The whole world is dealing with the Corona crisis and this also applies to childcare and education. How can you deal with this in the group, when the child care centers and (pre)schools re-open? Local centres for disease control or advisory organizations provide information about medical aspects, but what about the pedagogical side?
Should you talk about it?
Corona is the talk of the day, at work, at home and in the supermarket. This means that children (unconsciously) hear a lot about this. Although young children don’t understand everything, they do feel the concern amongst the people who talk about it. If you want to talk about it with a colleague, it is better to do this when you are not in the group. Children are great at picking up non-verbal cues, such as your facial expression or body position. So, if it does come up in the group, be as honest as possible.
Improved hygiene in the group
One of the most important measures communicated is to wash your hands more often. This can be quite a hassle with young children. With the following tips it may become a little easier:
- Take your time! Children often find it fun and interesting to ‘play with water’, so keep that in mind and give them this opportunity.
- Make it fun! For example, sing a “hand washing” song or count all the fingers you wash together. This way you can ensure that children wash hands for at least 20 seconds.
- Set a good example! If you have a positive attitude, it affects the children as well.
- Do a “messy” activity where children can play with water, soap and possibly special (body) paint.
Furthermore, explain to children why hand washing is important (for example see this video), and try to teach children how to sneeze and cough in their elbow. Set a good example. You are probably already paying more attention to keeping the group and the materials clean. Involve the children in cleaning. Often they like this a lot! For example, you can assign children as “helpers”, so that everyone can be a “helper” from time to time.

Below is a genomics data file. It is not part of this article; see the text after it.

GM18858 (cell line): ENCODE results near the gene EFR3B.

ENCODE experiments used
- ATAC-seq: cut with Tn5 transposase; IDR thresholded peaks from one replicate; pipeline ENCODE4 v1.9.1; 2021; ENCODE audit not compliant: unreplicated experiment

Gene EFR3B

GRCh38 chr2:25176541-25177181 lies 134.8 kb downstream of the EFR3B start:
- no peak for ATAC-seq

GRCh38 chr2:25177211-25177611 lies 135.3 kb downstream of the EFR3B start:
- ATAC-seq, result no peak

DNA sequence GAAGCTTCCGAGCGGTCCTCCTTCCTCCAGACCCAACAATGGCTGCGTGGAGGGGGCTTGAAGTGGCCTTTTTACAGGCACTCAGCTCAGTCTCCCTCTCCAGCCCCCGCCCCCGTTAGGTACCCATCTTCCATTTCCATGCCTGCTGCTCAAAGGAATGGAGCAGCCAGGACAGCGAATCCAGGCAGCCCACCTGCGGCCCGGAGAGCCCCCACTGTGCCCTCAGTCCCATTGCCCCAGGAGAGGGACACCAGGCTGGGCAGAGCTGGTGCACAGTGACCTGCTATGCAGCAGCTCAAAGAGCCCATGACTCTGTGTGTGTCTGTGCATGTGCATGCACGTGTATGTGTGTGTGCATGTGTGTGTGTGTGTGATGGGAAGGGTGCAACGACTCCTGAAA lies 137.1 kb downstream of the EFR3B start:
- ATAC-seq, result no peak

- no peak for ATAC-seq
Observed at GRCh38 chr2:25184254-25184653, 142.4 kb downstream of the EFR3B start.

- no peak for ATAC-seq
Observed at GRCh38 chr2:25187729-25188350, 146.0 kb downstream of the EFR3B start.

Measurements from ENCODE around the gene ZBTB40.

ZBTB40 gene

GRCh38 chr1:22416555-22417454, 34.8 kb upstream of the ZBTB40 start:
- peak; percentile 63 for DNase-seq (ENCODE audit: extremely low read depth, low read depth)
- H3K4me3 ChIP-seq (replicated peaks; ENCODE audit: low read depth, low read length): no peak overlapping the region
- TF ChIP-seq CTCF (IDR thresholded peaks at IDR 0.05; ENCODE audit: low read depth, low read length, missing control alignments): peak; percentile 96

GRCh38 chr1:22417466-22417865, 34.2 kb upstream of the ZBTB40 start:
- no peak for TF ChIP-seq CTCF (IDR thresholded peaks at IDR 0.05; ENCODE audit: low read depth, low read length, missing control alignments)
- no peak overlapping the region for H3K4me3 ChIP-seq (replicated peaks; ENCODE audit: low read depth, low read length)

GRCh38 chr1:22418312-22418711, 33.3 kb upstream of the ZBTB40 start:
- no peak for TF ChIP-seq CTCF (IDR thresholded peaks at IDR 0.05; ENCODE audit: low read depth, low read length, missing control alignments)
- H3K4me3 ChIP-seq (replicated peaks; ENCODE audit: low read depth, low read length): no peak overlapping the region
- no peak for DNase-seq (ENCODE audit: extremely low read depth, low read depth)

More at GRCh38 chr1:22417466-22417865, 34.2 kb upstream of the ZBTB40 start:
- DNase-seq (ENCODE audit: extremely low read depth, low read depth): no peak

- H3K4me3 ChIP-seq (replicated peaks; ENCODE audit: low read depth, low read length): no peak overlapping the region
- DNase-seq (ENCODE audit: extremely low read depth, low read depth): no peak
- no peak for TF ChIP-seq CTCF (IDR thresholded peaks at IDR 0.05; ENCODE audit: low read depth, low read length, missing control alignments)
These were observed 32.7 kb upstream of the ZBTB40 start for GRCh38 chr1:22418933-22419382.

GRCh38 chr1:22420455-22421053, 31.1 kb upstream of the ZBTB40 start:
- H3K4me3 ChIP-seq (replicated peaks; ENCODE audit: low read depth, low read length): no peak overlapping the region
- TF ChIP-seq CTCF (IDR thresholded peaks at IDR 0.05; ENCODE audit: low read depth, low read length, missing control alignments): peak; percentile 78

Other activities in the group
In the group, children usually play closely together. That doesn’t have to be a big deal, but if you want to reduce intensive and close contact between children, you can come up with new activities. Be creative and think about new possibilities. Some examples are:
- Have children spread out across the group (at least an arm’s length away) and put on music. As long as the music is playing, they are allowed to move and dance on the spot. But… when the music stops, you stand still like a statue. Almost all children enjoy doing this, and it is also good for the development of their self-regulation.
- Set out a course with all kinds of materials (such as hoops, river stones, a bench/stool, beam, ribbon etc.) that children can walk through one after another (with enough distance).
- Play a game of “imitate me”. Have children spread across the group and ask them to imitate you. For example, you can jump, squat, move with your hands, arms, or feet. When the children understand the game, one of the children can take the lead.
Activities around being sick
Although you do not have to make a direct connection with the coronavirus, you can pay attention to ‘being sick’. For example, you can set up a hospital with some doctor’s stuff and dolls and bears that can be cured. If children can make people, dolls, or bears better in their fantasy play, it can help them cope with the situation. Support children to take on the role of patient or doctor.
On YouTube you can find animated clips about being sick, for example Miffy who has the flu. There are also children’s books about being sick, for example:
- Miffy is sick
- Peppa Pig: George catches a cold
- Bear feels sick
Setting a good example
The current situation is new and unknown territory for everyone. We can only try to make the best of it. Remember that as a professional you are a great example for children! Children will copy a good example. There are definitely challenges for all professionals, but let’s not forget the pedagogical value of childcare and education!